Over 20,000 people marched on Japan’s parliament today, July 29th (Sunday/Japan time) to demand a ban on nuclear power. The demonstration concluded with a candle-lit human chain surrounding the Diet like it was Fort Apache. Japan’s anti-nuclear protests are heating up like the Japanese summer, which reached 32 degrees Celsius today. Even the heat wasn’t enough to discourage today’s participants.
It was the largest protest yet.
There was a huge discrepancy in the number of reported participants, with organizers claiming 200,000 people participated while the Tokyo Metropolitan Police Department put the number at under 20,000. However, no one argues that it surpassed the previous anti-nuclear demonstration on the first anniversary of the Fukushima meltdown this year, which was 14,000 people. Dutch journalist Kjeld Duits also captured the highlights of the protest eloquently in a video released today.
Japan’s anti-nuclear movement is growing rapidly, and at such a pace that the mainstream media is no longer able to ignore it. According to a survey conducted by the Mainichi Shinbun, one of Japan’s largest papers, 47% of the public feels solidarity with the protestors. While only 37% of those in their twenties agreed with protestors, over 50% of Japanese people in their 50s and 60s agreed with the movement.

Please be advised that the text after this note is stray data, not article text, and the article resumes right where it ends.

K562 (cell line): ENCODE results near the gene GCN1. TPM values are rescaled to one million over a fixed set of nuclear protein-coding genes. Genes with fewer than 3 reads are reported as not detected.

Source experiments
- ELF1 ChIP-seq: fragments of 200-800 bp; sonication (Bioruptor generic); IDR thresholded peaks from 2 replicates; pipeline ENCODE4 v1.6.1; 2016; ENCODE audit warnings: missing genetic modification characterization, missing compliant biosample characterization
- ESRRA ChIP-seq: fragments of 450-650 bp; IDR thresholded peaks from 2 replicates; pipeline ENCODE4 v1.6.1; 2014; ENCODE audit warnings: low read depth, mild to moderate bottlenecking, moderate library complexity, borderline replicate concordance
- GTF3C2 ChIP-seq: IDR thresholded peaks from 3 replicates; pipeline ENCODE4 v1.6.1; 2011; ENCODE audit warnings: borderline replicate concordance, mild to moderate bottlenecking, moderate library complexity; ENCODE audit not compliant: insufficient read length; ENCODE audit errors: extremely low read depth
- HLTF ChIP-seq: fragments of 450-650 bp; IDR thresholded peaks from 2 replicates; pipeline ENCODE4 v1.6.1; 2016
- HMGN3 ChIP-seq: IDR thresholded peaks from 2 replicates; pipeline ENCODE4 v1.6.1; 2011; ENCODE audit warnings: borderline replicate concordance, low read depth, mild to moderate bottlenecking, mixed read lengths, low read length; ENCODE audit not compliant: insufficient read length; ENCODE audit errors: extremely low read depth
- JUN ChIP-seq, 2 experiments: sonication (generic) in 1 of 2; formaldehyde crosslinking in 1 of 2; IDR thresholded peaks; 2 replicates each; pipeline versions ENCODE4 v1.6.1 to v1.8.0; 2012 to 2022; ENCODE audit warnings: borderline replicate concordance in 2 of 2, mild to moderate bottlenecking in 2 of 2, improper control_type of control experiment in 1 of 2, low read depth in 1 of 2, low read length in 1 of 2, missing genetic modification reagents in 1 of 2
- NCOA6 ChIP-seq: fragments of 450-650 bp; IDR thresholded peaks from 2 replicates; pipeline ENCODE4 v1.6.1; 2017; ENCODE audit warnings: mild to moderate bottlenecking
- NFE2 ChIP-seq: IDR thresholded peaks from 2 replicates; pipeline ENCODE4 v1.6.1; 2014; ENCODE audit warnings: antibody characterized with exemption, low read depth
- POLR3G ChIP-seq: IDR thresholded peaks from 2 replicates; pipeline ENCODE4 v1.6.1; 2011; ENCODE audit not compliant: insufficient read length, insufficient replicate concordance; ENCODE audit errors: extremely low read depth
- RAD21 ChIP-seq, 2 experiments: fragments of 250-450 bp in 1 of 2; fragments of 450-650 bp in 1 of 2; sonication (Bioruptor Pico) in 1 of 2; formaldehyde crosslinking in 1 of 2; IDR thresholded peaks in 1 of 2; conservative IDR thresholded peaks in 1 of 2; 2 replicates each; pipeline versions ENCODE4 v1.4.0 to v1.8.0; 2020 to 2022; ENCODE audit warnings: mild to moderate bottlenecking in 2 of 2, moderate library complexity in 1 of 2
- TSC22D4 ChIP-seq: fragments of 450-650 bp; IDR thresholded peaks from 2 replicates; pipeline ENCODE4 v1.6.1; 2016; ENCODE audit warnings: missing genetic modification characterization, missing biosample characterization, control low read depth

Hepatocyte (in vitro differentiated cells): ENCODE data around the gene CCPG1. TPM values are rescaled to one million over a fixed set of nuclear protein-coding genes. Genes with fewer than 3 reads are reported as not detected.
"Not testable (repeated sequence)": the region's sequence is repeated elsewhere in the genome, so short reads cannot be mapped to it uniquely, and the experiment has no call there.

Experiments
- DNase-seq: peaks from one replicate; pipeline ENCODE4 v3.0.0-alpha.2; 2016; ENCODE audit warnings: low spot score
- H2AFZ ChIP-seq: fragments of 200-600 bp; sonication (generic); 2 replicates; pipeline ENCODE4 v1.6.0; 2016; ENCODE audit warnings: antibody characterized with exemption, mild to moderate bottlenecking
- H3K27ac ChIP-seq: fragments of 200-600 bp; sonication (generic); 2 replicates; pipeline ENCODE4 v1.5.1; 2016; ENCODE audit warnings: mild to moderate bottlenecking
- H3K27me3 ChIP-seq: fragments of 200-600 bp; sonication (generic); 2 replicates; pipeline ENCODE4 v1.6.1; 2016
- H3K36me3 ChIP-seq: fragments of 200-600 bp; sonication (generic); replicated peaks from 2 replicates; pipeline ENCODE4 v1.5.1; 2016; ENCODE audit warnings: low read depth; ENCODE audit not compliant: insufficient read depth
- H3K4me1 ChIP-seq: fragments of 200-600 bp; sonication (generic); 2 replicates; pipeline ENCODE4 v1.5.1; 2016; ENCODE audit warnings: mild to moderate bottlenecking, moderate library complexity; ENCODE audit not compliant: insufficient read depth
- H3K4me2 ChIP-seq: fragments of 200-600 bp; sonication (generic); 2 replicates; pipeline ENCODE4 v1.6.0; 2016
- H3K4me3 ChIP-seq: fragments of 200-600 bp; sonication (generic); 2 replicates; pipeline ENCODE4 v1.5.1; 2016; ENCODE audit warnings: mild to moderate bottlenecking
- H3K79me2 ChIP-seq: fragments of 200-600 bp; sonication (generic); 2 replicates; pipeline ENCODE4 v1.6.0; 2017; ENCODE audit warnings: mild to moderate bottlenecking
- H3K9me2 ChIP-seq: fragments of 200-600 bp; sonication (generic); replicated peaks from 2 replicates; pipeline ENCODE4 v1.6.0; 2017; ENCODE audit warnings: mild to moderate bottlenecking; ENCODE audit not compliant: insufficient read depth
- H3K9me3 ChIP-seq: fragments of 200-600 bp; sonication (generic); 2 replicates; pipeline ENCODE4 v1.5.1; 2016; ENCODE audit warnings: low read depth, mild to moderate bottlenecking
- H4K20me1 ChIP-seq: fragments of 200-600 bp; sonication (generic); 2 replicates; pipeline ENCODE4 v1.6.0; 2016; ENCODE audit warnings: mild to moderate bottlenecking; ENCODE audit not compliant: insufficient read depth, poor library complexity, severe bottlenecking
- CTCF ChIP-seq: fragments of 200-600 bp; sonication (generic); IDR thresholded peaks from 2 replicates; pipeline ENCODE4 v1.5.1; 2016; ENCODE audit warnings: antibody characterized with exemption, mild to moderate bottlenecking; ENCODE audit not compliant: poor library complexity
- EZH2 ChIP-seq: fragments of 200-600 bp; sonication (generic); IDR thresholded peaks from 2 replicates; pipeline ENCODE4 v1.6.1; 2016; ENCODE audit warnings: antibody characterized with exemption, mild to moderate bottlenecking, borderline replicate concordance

The weekly magazine SAPIO and the monthly magazine Takarajima both published articles in the last week lamenting Japan’s mainstream media’s failure to fully report on the growing movement. In response to Takarajima’s enquiries only one television network responded as to why the coverage of the protests had been minimal, saying that they had given it due coverage. Other networks refused to answer.